The proposed research continues previously funded studies on the pathophysiology of psychotic major depression (PMD), a severe and often debilitating form of depression. Results thus far indicate that PMD patients have increased and phase advanced corticotropin (ACTH) circadian rhythms, increased overnight cortisol levels, and prefrontal cognitive deficits that may originate in glucocorticoid (GC) effects on ascending mesocortical dopamine (DA) pathways. Parallel studies in animals indicate that chronic administration of GC's decreases DA utilization in rat prefrontal cortex, and impairs prefrontal DA mediated cognitive performance in squirrel monkeys. Moreover, GC receptor blockade by mifepristone produces rapid relief of PMD cognitive impairments as measured by psychiatric tests. Based on these results, the proposed studies test the following four hypotheses: (l) Hypothalamic-pituitary-adrenal (HPA) axis dysregulation in PMD is associated with specific cognitive impairments in executive functions, attention, and semantic analysis, and with correlated volumetric losses and functional activation abnormalities in prefrontal cortex and the hippocampal formation, as measured by structural and functional magnetic resonance imaging (fMRI); (2) Mifepristone treatment relieves PMD cognitive deficits and delusional symptoms as measured by psychometric and psychiatric tests, normalizes the PMD phase advance in plasma ACTH circadian rhythms, and is accompanied by functional reorganizations in prefrontal cortical networks as measured by fMRI; (3) In monkeys, chronic stress induces prefrontal cognitive impairments analogous to those seen previously with chronic UC treatment, and these stress effects are blocked by mifepristone; and (4) In rats, mifepristone blocks the effects of chronic stress and chronic GC treatment on prefrontal DA metabolism. The approaches used to address these aims move across the boundaries of clinical psychopharmacology, basic behavioral neuroscience, experimental neurochemistry, and functional neuroimaging, with the ultimate goal of understanding why some depressed patients become psychotic or otherwise cognitively impaired, and uncovering new and faster methods of treatment for PMD and related psychotic disorders.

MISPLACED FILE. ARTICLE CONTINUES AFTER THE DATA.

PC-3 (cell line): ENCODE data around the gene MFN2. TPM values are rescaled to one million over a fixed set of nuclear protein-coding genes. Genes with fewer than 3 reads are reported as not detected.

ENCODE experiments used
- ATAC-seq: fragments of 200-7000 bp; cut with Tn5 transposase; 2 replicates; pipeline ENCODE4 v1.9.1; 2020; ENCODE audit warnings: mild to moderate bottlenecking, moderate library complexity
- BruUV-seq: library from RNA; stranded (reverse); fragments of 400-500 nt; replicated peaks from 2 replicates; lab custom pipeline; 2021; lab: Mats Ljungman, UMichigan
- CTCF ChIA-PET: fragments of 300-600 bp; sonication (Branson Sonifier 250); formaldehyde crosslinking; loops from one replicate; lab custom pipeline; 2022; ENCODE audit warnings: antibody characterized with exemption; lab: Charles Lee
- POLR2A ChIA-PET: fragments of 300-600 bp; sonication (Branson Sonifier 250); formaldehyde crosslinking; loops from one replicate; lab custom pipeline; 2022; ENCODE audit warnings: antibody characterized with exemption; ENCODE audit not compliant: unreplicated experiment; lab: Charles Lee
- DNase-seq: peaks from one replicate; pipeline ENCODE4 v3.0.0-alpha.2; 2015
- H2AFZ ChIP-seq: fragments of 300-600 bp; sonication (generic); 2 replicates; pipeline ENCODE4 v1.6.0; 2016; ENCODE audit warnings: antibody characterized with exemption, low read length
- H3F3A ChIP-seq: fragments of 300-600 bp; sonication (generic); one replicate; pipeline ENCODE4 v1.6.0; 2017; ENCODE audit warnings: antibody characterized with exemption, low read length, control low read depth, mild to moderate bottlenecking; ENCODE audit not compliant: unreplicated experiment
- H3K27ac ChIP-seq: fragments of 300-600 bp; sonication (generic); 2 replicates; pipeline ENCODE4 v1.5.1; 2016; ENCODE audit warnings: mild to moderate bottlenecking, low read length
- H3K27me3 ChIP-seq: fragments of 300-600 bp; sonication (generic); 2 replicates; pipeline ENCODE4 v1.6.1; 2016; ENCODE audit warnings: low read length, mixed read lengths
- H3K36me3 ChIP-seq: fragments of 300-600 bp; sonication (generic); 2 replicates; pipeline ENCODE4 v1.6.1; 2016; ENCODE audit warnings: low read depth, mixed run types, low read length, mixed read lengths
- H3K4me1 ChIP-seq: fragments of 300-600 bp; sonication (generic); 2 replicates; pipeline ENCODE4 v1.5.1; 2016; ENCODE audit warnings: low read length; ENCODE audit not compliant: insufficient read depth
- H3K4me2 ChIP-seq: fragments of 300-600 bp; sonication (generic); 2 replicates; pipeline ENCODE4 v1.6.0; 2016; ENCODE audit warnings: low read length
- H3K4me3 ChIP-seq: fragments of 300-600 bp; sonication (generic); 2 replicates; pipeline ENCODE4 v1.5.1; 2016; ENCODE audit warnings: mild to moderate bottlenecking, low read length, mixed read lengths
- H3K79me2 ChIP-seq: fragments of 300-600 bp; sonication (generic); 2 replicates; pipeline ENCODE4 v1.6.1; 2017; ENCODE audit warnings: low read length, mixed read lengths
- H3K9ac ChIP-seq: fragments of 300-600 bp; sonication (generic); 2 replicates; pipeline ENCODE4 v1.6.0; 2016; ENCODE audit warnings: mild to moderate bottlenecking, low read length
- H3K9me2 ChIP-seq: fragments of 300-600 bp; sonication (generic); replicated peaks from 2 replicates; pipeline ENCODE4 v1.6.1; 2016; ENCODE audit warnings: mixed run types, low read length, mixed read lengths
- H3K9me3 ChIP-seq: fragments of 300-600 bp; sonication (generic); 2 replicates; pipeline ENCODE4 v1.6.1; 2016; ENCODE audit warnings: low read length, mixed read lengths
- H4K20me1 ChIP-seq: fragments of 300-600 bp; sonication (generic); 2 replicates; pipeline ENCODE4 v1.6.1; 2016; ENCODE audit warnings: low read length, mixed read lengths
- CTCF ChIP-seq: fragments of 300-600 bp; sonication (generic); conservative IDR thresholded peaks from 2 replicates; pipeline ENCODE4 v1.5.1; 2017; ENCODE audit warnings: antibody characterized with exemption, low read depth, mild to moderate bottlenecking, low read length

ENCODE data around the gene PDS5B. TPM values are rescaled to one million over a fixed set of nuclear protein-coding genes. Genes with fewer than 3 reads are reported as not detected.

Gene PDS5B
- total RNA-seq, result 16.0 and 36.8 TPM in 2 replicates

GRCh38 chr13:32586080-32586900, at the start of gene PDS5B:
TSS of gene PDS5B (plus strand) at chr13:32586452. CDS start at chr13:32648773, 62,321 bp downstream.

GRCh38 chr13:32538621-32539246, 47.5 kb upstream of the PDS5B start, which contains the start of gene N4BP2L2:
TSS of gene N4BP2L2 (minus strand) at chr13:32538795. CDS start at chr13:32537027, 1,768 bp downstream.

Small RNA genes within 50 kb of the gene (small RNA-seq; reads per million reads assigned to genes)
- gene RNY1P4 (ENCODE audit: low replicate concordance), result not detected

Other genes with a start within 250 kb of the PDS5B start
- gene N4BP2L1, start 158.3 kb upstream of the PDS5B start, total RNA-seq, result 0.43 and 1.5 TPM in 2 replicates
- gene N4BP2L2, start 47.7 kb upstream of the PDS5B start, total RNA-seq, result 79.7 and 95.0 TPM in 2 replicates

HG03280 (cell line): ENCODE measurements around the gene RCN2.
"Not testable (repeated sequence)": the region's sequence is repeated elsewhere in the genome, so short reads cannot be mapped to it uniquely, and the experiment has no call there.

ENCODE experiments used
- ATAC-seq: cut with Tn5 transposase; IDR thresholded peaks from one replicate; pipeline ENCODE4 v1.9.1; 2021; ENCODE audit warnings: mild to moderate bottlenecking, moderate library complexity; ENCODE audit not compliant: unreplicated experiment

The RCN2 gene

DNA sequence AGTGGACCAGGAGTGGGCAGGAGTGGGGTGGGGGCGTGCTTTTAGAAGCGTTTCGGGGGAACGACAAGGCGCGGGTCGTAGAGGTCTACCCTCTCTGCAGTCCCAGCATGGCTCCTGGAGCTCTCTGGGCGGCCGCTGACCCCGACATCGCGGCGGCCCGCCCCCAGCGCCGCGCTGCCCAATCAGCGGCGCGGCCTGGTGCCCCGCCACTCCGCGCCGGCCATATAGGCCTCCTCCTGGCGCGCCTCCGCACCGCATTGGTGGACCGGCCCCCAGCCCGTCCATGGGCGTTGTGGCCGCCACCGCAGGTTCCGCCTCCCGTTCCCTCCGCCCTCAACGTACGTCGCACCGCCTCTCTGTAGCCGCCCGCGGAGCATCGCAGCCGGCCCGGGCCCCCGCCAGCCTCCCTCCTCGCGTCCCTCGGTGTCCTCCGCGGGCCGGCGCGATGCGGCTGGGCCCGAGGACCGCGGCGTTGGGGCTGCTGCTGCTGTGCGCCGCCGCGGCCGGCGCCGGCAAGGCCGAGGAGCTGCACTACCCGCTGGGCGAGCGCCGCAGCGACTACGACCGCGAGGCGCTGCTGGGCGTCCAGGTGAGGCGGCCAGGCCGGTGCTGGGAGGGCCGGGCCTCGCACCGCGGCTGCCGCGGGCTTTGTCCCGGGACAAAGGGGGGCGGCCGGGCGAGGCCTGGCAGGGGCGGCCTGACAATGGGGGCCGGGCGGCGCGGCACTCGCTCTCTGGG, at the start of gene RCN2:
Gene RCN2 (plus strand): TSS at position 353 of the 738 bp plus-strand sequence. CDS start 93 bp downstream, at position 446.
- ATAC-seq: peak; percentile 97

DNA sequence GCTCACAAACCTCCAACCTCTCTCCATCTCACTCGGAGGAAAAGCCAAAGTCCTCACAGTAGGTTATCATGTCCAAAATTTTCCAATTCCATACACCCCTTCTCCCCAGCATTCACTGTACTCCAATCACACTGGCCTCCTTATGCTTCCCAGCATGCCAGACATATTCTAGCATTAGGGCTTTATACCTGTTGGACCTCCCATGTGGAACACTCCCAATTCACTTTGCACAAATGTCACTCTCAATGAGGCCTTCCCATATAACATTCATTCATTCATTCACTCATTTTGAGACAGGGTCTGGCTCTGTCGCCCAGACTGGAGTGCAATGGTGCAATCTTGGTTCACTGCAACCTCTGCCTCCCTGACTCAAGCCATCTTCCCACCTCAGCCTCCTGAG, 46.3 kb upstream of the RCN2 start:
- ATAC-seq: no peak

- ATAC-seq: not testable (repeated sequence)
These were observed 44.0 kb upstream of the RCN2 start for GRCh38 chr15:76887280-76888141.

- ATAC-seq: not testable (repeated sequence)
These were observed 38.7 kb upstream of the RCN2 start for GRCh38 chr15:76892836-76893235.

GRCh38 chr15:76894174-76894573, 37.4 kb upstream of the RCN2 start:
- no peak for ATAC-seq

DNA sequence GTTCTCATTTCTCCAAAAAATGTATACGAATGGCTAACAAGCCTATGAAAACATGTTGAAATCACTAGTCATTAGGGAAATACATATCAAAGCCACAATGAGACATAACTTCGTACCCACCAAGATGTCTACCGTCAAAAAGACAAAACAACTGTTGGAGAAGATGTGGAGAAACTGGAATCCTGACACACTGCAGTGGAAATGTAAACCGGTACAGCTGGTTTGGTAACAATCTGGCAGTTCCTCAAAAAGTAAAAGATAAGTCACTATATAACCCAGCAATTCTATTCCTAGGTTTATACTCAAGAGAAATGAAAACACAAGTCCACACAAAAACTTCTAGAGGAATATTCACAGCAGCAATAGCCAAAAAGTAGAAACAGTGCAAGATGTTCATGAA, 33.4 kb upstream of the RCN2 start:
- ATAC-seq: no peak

National Institute of Health (NIH)
National Institute of Mental Health (NIMH)
Research Project (R01)
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Special Emphasis Panel (ZRG1-BDCN-6 (01))
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Meinecke, Douglas L
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Stanford University
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